Learn about the details and descriptions of vintage tractors.
Let me share some descriptions of vintage tractors I have worked with or admired. The picture of the Wallis Bear tractor on the front cover of the July-August issue brought to my mind the improved later model of the Wallis-Bear sold by the J. I. Case Plow Works Co. in Minneapolis just after the World War I. It had the same Tee head motor but a different radiator and a hood over the engine. The frame was a long U shaped trough of heavy boiler plate extending from the front down back to the draw-bar making a very strong rigid frame and serving as the crankcase under the motor and as transmission case in the rear making it one of the first large tractors with enclosed gearing. It had the same internal tooth master gears with the pinions to the rear of the bull-wheel axle. The exhaust was piped to the master gears just where the pinions engaged the teeth. It blew away the grit and dust and left a coating of carbon as a dry lubricant on the teeth. Also there is less rubbing action to internal teeth compared to external teeth. Another good feature was the independent brakes inside the transmission for each bull wheel. That made for very good maneuverability as you could hold one bull wheel and turn the front wheel crossways and the tractor would turn pivoting on one wheel. The tractor would pull three 8-foot grain binders at a good clip and was good to maneuver the binders around corners in the field.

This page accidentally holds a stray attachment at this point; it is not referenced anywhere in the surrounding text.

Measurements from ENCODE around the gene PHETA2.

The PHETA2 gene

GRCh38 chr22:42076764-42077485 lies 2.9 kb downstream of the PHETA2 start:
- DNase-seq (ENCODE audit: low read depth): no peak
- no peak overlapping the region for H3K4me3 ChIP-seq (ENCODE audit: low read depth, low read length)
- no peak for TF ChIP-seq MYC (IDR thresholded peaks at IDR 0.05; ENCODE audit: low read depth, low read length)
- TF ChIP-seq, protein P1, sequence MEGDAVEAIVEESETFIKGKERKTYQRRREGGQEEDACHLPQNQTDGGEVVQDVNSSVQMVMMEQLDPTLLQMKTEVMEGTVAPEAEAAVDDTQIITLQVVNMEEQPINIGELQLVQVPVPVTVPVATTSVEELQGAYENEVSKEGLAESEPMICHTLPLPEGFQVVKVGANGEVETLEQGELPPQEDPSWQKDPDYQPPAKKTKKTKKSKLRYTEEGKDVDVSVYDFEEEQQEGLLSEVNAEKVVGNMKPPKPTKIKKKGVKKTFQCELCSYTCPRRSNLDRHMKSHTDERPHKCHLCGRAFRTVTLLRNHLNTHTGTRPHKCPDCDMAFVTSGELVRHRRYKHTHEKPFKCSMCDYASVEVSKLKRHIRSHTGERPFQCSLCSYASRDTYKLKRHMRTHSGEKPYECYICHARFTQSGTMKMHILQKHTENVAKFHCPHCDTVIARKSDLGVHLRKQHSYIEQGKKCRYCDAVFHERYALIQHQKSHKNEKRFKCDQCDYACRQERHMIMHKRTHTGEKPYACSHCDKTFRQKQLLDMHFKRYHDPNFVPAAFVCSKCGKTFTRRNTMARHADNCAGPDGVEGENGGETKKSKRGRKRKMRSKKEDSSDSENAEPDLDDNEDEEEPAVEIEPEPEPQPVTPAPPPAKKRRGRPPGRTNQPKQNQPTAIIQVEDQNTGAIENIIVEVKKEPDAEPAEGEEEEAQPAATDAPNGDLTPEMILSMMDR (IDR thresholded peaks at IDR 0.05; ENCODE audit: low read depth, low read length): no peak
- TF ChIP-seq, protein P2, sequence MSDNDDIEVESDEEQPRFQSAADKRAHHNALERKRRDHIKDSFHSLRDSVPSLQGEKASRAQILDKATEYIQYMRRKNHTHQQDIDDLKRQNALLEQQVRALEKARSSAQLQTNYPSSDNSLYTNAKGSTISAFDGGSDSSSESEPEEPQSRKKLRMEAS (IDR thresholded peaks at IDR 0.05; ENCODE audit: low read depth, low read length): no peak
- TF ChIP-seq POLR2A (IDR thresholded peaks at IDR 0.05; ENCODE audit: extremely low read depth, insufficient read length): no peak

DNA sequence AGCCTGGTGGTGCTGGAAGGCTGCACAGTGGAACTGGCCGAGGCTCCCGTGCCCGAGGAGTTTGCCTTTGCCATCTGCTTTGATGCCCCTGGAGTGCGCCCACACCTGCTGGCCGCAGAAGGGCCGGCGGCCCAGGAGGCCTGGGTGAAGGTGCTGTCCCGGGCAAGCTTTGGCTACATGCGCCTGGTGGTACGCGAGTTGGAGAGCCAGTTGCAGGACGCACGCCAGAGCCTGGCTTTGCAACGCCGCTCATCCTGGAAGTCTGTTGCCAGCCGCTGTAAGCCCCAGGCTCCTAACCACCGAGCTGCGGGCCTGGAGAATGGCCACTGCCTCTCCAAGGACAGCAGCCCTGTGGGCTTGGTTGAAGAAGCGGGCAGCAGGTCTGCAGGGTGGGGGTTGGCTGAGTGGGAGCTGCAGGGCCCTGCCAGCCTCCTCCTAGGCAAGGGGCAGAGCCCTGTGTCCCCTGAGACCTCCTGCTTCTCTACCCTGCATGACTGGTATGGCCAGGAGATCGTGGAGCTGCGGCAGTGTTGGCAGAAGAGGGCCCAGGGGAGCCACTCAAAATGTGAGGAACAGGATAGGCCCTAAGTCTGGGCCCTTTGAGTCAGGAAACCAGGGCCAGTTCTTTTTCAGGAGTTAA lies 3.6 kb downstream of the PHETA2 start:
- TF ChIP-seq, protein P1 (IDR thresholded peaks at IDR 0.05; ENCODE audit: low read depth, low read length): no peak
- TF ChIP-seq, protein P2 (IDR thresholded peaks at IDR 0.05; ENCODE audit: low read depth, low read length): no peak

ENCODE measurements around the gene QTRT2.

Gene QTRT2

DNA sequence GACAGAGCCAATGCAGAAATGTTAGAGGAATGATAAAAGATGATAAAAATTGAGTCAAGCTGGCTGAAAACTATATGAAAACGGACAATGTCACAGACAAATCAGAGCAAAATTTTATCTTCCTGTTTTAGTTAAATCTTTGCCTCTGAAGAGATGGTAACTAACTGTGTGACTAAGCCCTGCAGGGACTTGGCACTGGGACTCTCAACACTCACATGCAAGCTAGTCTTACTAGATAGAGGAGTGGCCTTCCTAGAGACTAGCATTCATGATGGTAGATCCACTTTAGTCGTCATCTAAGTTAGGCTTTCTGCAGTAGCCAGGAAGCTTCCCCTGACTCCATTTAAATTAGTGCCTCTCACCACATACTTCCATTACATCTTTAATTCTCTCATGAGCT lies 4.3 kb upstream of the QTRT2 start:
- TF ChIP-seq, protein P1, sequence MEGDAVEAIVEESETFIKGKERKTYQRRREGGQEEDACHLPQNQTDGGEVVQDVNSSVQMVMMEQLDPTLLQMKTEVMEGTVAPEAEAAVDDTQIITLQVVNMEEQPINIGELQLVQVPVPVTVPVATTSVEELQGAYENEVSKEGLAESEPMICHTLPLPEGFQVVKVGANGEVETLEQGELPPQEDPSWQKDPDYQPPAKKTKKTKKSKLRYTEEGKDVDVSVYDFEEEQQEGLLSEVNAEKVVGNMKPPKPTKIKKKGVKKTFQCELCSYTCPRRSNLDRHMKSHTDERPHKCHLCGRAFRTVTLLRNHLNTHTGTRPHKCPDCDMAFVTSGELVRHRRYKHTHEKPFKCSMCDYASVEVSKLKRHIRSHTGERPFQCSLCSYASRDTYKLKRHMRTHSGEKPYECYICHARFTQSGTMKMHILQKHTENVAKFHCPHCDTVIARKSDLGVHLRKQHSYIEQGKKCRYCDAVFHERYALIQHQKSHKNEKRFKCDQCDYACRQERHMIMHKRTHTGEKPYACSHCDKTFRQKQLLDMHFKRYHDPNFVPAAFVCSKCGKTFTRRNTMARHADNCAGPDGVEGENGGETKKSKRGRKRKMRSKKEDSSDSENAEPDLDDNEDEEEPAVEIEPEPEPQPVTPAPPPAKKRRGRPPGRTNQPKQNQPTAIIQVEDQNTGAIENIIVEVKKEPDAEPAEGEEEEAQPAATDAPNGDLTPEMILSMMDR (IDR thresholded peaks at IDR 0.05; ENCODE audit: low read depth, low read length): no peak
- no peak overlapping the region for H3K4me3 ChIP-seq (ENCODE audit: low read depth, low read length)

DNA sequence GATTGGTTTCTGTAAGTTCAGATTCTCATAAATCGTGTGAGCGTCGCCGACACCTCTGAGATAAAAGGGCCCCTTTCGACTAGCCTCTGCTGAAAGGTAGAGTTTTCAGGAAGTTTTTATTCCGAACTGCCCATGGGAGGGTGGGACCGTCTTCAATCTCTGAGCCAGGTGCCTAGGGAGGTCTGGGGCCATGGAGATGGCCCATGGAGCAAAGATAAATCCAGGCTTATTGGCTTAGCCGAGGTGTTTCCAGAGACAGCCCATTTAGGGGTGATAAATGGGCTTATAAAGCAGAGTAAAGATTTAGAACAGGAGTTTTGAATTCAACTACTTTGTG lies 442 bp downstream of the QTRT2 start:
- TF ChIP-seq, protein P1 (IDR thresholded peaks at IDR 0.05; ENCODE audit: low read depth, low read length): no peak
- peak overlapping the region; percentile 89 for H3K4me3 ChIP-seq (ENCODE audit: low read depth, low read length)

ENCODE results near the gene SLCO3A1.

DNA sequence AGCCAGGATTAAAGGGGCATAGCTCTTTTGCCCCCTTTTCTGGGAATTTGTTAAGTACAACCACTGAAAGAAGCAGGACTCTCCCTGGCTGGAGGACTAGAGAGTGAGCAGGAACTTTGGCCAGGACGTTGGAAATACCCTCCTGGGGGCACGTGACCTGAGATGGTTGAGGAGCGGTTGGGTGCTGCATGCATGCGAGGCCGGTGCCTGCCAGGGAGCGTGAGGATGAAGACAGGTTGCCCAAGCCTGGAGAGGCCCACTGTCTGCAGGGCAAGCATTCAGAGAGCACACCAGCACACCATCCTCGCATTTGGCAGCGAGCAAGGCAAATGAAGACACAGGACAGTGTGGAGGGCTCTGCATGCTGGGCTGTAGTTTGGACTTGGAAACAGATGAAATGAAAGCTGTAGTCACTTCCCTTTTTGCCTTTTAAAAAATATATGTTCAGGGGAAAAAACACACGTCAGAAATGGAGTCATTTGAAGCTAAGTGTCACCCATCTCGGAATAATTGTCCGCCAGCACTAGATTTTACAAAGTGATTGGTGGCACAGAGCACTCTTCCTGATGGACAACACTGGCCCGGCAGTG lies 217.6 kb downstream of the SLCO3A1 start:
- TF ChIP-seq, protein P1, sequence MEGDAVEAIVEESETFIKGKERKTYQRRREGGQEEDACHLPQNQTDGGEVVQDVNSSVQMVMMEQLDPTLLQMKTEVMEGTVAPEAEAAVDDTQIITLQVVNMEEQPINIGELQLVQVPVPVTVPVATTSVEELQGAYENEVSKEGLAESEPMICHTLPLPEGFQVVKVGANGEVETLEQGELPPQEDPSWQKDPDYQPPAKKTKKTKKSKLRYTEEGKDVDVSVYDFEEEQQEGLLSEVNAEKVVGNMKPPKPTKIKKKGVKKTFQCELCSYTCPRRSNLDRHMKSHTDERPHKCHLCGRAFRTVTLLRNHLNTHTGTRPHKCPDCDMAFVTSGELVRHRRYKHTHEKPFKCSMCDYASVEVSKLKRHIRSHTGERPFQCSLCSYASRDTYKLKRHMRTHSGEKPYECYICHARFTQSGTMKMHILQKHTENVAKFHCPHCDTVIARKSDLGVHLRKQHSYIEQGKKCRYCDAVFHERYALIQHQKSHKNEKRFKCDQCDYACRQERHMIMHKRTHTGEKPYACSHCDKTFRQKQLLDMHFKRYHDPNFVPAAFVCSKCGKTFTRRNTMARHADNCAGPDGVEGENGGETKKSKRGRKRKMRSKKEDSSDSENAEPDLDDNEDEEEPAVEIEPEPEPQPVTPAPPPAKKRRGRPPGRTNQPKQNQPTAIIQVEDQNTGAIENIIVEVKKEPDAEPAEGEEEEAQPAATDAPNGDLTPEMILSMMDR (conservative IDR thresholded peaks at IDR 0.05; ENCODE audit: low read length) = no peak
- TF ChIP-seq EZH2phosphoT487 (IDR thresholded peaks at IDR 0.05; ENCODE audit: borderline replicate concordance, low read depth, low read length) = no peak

Sam "Snore" Schnur does much of his magic modelling work at the new lathe in corner of his garage workshop. For years he made small parts on tiny lathe he made, himself.
Some of the disadvantages were the Tee head motor having large pockets in the combustion chamber for the valves making for heat loss and excessive fuel consumption. The radiator was set too low with the top about even with the cylinder heads, so in going down hill it would blow the water out of the overflow tube leaving the cylinder heads dry to overheat. When the tractor came to level ground the water would rush into the overheated heads cracking them. The next bad feature was the rubber diaphragm in the water port acted on by the pressure from the water pump to regulate the speed thru connections to the throttle. The engine would act wild when steam pressure fluctuated in the water jacket after the water was blown out thru the overflow tube on downhill drive. The spokes in the bull-wheels were too light for the weight and would spring and break.
Using the Aultman-Taylor 30-60 for harvesting, we used to put a larger pinion on the crankshaft and a smaller gear on the countershaft to get a speed of over four miles an hour pulling five 8-foot grain binders following the Wallis Bear with its three binders around the fields. The horses pulling binders could not begin to keep up to us.
The different tractors had their own good and bad features. The Bates Steel Mule when you got into a hard pull and turned, the tractor would lay down on its side like a real mule. the 12-20 Emerson three wheeler did the same as it had only one bull wheel inside a rectangular channel iron frame with the drawbar back of the wheel. The frame would twist on side hills so the clutch would not release far enough to clear the flywheel as the transmission was a separate unit of the motor. You had to stop the motor to get the transmission out of gear and after the motor was started you couldn't release the clutch to get back into gear. You had to jack up the lower corner of the frame to line up the clutch to the motor so it would release. Wasn't that a lot of fun?